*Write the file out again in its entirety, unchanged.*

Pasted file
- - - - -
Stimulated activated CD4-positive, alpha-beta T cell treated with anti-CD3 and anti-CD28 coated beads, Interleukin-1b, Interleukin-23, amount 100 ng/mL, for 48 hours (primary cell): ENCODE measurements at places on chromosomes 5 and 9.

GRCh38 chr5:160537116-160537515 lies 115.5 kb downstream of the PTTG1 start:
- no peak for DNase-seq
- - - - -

Stimulated activated CD4-positive, alpha-beta T cell treated with anti-CD3 and anti-CD28 coated beads, Interleukin-1b, Interleukin-23, amount 100 ng/mL, for 48 hours (primary cell): ENCODE measurements at places on chromosomes 5 and 9.

GRCh38 chr5:160537116-160537515 lies 115.5 kb downstream of the PTTG1 start:
- no peak for DNase-seq